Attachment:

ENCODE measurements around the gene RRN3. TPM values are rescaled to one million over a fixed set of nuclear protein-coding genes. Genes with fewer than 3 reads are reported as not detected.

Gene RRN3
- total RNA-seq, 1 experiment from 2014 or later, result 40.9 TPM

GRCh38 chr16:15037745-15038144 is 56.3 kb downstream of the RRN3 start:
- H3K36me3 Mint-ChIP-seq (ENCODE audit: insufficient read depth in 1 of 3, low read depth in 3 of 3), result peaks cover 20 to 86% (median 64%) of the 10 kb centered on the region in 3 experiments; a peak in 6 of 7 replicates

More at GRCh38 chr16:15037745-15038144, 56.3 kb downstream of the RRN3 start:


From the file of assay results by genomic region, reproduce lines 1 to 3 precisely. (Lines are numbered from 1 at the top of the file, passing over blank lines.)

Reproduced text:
ENCODE measurements around the gene RRN3. TPM values are rescaled to one million over a fixed set of nuclear protein-coding genes. Genes with fewer than 3 reads are reported as not detected.

Gene RRN3
- total RNA-seq, 1 experiment from 2014 or later, result 40.9 TPM